What’s in a Stock? Part 2

What’s in a Stock? Part 1
February 13, 2018
What’s in a Bond? Part 1
February 13, 2018

What’s in a Stock? Part 2

Publication 13. 2017

It’s far better to buy a wonderful company at a fair price
than a fair company at a wonderful price.
Warren Buffett

 

This is the second part continuation of a two-part series on Stocks. Part 1, which discussed the fundamentals of a stock and the difference between common and preferred stock.

After deciding that you have the appetite for stocks, here are a few tips to be mindful of when trading:

 

1. Pick companies, not the hype around them: when selecting a stock, try to remember that it represents a percentage of real company operating somewhere. Learning about the company will assist you in deciding whether that company will be successful in the future. Assess, among other things, the management’s strength and strategy, company’s products/service, its competitors and the company’s position in its industry.

 

2. Park your emotions at the door – Seeing the price of a stock you own falling can generate a lot of emotions so much so that you may want to sell. However, the stock market is no place for you to be riding on the emotional rollercoaster! Decisions you make should be grounded on information and facts!

 

3. Prepare for losses: You will win some and you will lose some. Be mindful of the fact that prices of stocks you own can and will fall. If that happens, remind yourself of the reasons why you purchased the stock. If the reasons remain relevant, despite the fall in price, then your buy position should still remain relevant.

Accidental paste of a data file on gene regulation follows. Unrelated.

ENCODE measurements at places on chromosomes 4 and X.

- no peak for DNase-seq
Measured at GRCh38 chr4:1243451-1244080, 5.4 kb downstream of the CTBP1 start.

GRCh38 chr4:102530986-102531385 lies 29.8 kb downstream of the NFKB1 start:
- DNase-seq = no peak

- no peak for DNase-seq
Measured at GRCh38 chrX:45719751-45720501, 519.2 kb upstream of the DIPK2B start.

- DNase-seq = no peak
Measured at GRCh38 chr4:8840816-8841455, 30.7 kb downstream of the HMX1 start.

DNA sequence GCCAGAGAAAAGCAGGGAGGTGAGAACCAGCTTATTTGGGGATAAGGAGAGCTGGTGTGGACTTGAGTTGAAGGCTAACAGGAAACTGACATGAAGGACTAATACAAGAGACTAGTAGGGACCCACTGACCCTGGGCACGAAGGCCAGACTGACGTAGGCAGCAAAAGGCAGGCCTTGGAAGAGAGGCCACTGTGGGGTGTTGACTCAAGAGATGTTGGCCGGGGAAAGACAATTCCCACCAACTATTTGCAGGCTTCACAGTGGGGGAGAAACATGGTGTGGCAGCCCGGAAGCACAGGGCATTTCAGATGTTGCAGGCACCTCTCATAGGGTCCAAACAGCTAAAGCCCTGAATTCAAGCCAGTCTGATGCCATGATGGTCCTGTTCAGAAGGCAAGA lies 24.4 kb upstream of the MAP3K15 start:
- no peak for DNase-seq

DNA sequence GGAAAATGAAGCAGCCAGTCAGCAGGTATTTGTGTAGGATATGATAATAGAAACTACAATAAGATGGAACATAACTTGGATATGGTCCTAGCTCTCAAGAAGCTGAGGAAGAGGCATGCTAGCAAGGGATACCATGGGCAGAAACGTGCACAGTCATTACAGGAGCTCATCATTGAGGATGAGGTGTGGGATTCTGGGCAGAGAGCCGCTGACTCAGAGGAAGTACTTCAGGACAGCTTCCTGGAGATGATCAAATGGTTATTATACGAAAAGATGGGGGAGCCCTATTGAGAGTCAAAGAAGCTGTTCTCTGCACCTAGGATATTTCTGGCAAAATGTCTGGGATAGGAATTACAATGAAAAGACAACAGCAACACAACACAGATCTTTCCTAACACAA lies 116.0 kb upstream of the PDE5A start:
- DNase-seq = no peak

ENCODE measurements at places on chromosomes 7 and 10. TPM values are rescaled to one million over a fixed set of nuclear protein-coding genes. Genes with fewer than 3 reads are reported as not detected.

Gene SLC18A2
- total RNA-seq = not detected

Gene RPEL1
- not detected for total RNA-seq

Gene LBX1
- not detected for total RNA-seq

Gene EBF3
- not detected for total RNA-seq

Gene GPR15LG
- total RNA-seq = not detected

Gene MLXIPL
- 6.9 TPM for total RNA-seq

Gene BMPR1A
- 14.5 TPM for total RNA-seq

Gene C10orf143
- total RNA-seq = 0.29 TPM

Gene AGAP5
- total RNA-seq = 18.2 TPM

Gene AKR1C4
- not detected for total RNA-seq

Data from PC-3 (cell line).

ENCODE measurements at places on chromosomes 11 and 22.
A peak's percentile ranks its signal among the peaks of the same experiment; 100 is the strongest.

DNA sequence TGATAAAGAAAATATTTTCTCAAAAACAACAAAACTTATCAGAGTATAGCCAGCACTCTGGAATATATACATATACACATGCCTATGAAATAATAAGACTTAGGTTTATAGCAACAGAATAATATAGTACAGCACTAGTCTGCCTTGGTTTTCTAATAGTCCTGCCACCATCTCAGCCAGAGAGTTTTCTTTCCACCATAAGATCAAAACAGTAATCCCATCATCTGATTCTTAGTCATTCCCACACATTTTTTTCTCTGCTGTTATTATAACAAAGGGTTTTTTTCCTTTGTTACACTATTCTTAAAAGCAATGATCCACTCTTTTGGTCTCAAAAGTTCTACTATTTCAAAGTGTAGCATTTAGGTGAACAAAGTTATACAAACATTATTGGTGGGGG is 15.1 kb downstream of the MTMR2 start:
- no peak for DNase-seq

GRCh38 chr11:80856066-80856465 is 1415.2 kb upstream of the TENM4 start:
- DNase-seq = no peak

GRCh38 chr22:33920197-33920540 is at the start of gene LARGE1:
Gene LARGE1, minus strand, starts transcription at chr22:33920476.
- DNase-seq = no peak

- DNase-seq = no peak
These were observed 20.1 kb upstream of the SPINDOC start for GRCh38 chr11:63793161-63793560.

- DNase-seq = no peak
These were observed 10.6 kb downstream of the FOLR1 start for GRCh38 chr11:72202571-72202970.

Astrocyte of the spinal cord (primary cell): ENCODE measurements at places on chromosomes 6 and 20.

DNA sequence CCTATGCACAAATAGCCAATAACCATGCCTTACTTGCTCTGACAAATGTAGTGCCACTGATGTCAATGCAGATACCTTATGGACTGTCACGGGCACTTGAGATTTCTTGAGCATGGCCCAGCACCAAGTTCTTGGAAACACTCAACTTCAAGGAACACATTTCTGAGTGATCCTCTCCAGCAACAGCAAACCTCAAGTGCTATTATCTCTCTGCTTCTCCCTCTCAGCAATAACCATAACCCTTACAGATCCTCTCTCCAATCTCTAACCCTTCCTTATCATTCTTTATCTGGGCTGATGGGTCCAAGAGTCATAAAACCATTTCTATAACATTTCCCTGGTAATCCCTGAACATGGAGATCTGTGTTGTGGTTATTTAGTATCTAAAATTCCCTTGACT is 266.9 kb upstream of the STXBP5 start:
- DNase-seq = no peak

4. Don’t time the market, trying to wait on the price of the stock to fall: It is next to impossible to time the market. Try instead to apply investment techniques that protect against price fluctuations. Ask your advisor to assist you with the best risk management technique that suits your circumstances.

 

5. Do a post analysis of your trade – whether the transaction was successful or not. Review what happened so you learn for your next trades, what to do and what not to do.

 

6. You can buy the basket – if you are unsure about which stock will outperform or not quite sure how to proceed, then you can actually buy a basket of stocks, such as an “index”. Doing this allows you to offset winners with losers and thus spread your risk. Eventually, you will be able to better identify winners so that you can improve your strategy for the future.

 

7. It is not a quickie – stock trading is not for quick ins and outs, in my opinion, but for long-term investing. Build your portfolio slowly over time and try not to keep a constant eye on the changes in the prices of your stocks. If you remind yourself that this is for the long haul, then fleeting short-term events should not have an impact on your trading decisions.

 

 

This editorial is presented to you by the DCSX with the collaboration of Vertex Investments.

Author of this publication: Stephanie Shaw CFA, MBA.

Download the PDF version of this article: NL PAP EN

Comments are closed.

Local Time
JMYS 129  $13.80 +3.62 (35.56%)ZGKY  $0.57BDCB-CW  100%SOMS-A1  100%SOMS-A2  100%SOMS-B1  100%SOMS-B2  100%CMRH  $2.50TRUE  $1.50CRLC  $26,067.18KSTE  $0.45CHFU-CW  100%
   
DCSX EVENTS